Press Release


The U.S. Equal Employment Opportunity Commission


EEOC Says Car Dealership Refused to Hire a Salesperson Due to Perceived Mental Disability

HONOLULU – Valley Isle Motors, Ltd., a car dealership in Maui, unlawfully discriminated against an employee by failing to hire him for a salesperson position because of a perceived mental disability, the U.S. Equal Employment Opportunity Commission (EEOC) charged in a lawsuit filed today.

The EEOC charged in its suit, (EEOC v. Valley Isle Motors, Ltd., Case No. CV 09-00053 HG KSC, in U.S. District Court for the District of Hawaii), that Valley Isle Motors subjected an employee to discriminatory practices on the basis of a misperceived mental disability when he was denied a salesperson position because of prescription medications he was taking. The employee was denied the position despite having submitted normal medical test results to Valley Isle Motors and was medically authorized to work without any restrictions.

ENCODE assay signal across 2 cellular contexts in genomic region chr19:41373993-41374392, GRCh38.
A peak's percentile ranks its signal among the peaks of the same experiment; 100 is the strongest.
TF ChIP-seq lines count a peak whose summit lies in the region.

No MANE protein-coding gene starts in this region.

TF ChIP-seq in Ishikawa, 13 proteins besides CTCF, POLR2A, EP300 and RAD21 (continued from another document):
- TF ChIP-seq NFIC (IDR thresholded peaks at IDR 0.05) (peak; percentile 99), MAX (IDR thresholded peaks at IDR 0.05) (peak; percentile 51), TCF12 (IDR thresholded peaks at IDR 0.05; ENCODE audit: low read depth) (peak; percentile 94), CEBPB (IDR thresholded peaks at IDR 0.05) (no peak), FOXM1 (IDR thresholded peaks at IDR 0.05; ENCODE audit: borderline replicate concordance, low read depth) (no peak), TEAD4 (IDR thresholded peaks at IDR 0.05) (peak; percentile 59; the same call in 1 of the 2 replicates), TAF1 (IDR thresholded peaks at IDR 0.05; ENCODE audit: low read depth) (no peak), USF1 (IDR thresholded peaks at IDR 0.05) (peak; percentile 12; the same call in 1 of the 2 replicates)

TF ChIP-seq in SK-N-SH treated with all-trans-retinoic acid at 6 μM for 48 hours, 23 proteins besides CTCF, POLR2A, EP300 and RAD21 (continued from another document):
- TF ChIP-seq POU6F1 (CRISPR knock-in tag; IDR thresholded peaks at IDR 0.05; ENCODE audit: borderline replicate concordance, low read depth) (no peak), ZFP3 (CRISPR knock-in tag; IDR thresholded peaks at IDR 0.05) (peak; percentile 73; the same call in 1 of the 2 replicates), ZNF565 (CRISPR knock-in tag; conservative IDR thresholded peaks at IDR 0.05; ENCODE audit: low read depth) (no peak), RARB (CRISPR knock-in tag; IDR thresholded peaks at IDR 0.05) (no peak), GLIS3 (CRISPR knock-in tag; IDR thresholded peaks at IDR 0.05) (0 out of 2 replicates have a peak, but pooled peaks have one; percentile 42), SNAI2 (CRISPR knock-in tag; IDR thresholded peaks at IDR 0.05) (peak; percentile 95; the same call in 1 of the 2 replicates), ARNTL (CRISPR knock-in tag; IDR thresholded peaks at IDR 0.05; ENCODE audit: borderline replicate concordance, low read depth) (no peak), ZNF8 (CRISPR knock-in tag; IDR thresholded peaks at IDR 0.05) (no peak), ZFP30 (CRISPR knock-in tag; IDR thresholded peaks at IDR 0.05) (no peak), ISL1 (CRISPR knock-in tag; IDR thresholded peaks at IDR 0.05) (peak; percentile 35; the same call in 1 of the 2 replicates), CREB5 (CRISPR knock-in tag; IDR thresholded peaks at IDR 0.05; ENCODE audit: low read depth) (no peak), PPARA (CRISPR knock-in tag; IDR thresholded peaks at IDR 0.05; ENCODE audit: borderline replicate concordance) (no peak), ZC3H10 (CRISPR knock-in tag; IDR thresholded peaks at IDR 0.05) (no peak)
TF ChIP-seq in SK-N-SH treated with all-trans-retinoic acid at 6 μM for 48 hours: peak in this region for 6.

Such alleged conduct violates Title I of the Americans with Disabilities Act of 1990 (ADA) and Title I of the Civil Rights Act of 1991. The EEOC filed suit after first attempting to reach a voluntary settlement.

“Because this employee submitted to medical testing that revealed normal results, this suit illustrates the ADA’s prohibition against employers making employment decisions based on unfounded stereotypes against persons with perceived mental disabilities,” said Anna Y. Park, regional attorney of the EEOC’s Los Angeles District Office. “The employee in this case was qualified, ready, willing, and able to work, but Valley Isle Motors denied him that opportunity for discriminatory reasons.

Timothy Riera, director of the EEOC’s Honolulu Local Office, said, "It's crucial for all persons who are involved in the hiring process to comply with the ADA and not make decisions based on stereotypical assumptions."

The EEOC is responsible for enforcing federal laws prohibiting employment discrimination based on race, color, gender (including sexual harassment and pregnancy), religion, national origin, age, disability and retaliation. Further information about the EEOC is available on its web site at

This page was last modified on February 10, 2009.